One afternoon, not so long ago, I received a phone call from one of our clients asking LightCube to investigate why a web application hosted on an internal Linux server was so unresponsive. After a little bit of poking around it became apparent what was happening: someone had managed to break into the system and create a rogue account for themselves and was using this account to continually attack other machines! How had this intruder gained access? One word: VNC.

Before I explain further how this happened, let’s step back for a second. Our client is a fairly large company, with skilled IT professionals managing their network infrastructure and services, mostly hailing from the Windows world. When they set about developing an internal web application, however, the low cost of Linux and Open Source was too attractive to ignore. So they grabbed a distro, set it up on a machine and got to work.┬áComing from a Windows world, the technicians incorrectly (but perhaps understandably) expected an item labeled “Remote Administration” would configure a service that behave like Windows Remote Desktop Connection. Instead, what they configured was a very insecure VNC service on a publicly available machine.

(As a sidenote, to me this well illustrates a very important point. The known stability, reliability and low-to-nil licensing cost of Open Source software means that a lot of people are looking to use it, and these days, basic services can be implemented fairly easily. However, getting secure, reliable, optimized use out of your Open Source still requires someone who knows what they’re doing.)

Back to the story, here’s what happened: One of their administrators logged in remotely to the machine through the VNC connection. As root. (That’s the first mistake, but I won’t really address that too much here. Keep in mind they’re coming from Windows, eh?) Then, when the administrator was done doing what he was doing, he simply closed the VNC window. In the Windows world, that wouldn’t be much of a problem. When connecting again, the Windows server would require that you authenticate. With VNC, not so much. Unless you log out of the remote system, whoever next comes and tries a VNC connection on the default ’0′ session – they get whatever you left open. If you were logged in as root, as was the case here, a full root desktop is what you get. “Come right inside, make yourself at home! Here’s the keys, change anything you like.”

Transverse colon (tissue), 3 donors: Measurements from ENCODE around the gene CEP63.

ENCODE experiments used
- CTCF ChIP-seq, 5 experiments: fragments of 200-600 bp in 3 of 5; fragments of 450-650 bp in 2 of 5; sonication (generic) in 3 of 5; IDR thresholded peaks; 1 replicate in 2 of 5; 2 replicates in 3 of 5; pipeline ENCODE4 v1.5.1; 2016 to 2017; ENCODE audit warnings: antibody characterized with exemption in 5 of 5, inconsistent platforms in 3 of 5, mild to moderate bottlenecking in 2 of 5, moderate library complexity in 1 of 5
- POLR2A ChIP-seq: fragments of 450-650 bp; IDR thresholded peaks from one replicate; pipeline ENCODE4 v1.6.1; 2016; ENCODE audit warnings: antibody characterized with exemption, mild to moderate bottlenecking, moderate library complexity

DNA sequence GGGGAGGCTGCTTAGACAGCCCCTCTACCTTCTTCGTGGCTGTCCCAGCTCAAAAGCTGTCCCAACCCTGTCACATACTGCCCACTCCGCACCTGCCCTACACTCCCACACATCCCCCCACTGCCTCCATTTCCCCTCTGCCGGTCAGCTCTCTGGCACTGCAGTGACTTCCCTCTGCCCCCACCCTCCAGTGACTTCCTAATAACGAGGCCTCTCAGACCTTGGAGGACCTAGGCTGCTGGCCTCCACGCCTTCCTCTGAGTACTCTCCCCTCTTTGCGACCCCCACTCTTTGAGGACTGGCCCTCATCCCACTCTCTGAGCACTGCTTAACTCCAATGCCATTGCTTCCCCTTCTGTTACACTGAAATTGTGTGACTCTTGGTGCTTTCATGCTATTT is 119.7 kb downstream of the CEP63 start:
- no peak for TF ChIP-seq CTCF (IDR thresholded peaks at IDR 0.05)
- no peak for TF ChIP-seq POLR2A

Don’t misunderstand me. This isn’t a case of “Windows has better security than Linux”. I think someone would have a hard time arguing that point. This is a case of someone enabling an insecure protocol on a Linux system without really investigating how it works. To be fair, this particular distro did make it seem like this was a pretty standard way of remotely administering the machine. A little note from the distro about VNC being unencrypted and using poor session handling methods would have been more helpful, though.

We closed up the security holes on their system and ran a full audit. Fortunately, the damage was minimal. Afterwards, we needed to find an alternative for remote desktop management. What we found was NoMachine NX. All the communication takes place over an encrypted SSH connection, so it is secure (well, as secure as your password or public key, but that’s another article). But it’s also fast. NoMachine has taken a different approach to data transmission, such that it outperforms VNC any day. The server currently only runs on Linux or Solaris, but they have clients for all major desktops. If you absolutely must have a GUI running on your remote Linux server, I highly recommend NoMachine NX as a better way to achieve it.

Since I wrote the post ‘Clonezilla‘ in January, our blog has been getting a lot of hits, apparently from people looking for advice on how to set up Clonezilla. This is understandable, since DRBL (of which Clonezilla is just a piece) is a complex piece of work, with loads of possibilities. So I decided to write up a small HOWTO, a quick and dirty method of getting Clonezilla up and running.

Before I go on, a bit of a disclaimer: Following the instructions below may not provide you with results that fit your particular needs. If you have specific and detailed requirements, see the DRBL documentation. If you would like to hire LightCube Solutions to provide assistance in setting up a Clonezilla solution for your organization, send an email to info@lightcubesolutions.com.

The Steps

1. Install Linux

You’ll need a Linux machine to run your Clonezilla services. These instructions were successfully tested on Ubuntu 9.04 and 9.10 and Debian 5. DRBL will also run on Fedora.

2. Install DRBL

First off, open up a Terminal. In Ubuntu and Debian, this is located in ‘Applications -> Accessories -> Terminal’. If you have sudo configured, you can change to super-user access by typing:

sudo -i

Otherwise, use the root password with the following:

su -

Next, add DRBL’s GPG key to your system:

wget http://drbl.sourceforge.net/GPG-KEY-DRBL
apt-key add GPG-KEY-DRBL